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Autofield Blog

Building Brembo Brakes for F1


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21. March 2013

Although stories about Formula One racing typically include pictures of exotically shaped carbon fiber structures in exotic locales—

Nico Rosberg Australian GP

--here’s something that is exotic in its own way and made of carbon, albeit not fiber in the body panel sense:

Brembo F1 brake

That’s a brake that Brembo has developed, with a carbon-reinforced disc, and which it is supplying to five teams (Infiniti Red Bull Racing, Mercedes AMG Petronas F1 Team, Sauber F1 Team, Scuderia Ferrari, and Scuderia Toro Rosso).

One of the changes for the 2013 is the use of tires that are heavier (by 2 kg) and have softer compounds. This means there is greater wear during a race because the tires get to temperature faster. This means more pit stops. Which, presumably, means more opportunities for position changes during a race.

What does this have to do with brakes? It is important that braking occur without locking the wheels, because that would lead to even more wear. So modulation is key. As is temperature control.

Because brakes can reach 1,200° C, it is important that they be kept as cool as possible. So to cool the carbon discs, there are as many as 1,000 holes in the discs. Also, there is a titanium component used between the disc and cup; this fastener facilities cooling as it is spline-like in form and helps channel air.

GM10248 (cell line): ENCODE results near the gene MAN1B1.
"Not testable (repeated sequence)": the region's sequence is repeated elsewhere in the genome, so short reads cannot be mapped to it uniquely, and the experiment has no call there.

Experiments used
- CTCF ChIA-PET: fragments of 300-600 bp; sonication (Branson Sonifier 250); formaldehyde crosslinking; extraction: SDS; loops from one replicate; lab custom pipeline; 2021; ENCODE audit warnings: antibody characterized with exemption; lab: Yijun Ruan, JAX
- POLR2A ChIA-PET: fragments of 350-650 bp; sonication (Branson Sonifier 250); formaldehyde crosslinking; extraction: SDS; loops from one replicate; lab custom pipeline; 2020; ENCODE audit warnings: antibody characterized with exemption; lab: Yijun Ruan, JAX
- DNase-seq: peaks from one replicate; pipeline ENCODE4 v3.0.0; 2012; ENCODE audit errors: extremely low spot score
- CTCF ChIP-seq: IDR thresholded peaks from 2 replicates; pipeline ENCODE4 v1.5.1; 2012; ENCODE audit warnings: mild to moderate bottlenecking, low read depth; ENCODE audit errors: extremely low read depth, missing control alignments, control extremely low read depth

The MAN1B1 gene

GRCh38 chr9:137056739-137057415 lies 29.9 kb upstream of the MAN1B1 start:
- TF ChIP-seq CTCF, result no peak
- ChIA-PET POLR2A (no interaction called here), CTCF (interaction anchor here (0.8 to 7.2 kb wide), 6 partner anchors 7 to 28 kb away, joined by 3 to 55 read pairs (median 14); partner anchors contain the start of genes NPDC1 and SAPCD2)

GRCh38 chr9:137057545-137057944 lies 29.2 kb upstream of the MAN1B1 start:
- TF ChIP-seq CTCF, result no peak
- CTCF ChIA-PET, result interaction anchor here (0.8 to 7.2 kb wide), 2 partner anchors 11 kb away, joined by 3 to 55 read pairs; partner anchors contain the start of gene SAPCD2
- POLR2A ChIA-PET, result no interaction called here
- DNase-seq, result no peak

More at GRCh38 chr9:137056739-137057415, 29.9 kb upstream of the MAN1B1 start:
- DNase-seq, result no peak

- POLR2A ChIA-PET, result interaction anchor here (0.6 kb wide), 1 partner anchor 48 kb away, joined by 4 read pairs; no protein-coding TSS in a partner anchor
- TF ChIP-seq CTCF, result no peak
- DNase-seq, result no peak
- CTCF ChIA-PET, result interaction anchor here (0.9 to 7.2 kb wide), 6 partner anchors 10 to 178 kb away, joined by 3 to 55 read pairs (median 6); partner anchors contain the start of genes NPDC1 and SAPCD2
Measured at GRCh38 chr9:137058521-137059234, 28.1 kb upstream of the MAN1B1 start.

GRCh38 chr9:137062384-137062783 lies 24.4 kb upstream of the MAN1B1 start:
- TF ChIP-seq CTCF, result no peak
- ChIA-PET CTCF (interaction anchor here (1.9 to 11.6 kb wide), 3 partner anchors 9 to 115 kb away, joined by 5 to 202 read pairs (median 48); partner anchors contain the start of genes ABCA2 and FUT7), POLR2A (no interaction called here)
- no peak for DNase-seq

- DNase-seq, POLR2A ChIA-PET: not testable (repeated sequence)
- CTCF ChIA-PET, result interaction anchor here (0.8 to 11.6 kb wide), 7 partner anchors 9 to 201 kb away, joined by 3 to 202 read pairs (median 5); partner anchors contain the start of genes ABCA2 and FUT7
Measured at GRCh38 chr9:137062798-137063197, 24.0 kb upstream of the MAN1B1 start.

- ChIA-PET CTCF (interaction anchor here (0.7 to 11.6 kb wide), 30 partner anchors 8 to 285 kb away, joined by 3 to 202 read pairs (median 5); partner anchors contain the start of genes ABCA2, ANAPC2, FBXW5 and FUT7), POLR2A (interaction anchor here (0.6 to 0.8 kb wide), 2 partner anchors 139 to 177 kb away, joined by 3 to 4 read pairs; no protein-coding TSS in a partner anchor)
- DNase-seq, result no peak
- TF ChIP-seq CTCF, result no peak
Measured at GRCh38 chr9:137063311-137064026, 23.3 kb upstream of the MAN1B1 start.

One interesting aspect of the holes, which Brembo has been putting in the discs for the past several years, is that their number has changed significantly thanks to a better understanding of air flow, accomplished through the use of computational fluid dynamics, wherein the airflow between the intake the and disc is examined.

Before 2008, there were 30 holes. In 2011, the number of holes increased to 200 holes. And today, based on a better understanding of thermic discharge, there are more than 1,000 holes.

How long does it take to manufacture a Brembo brake caliper for the F1 teams? If you take out the various steps that take the discs out of direct manufacture (e.g., surface treatment), 10 hours. As might be expected, assembly is performed by hand.

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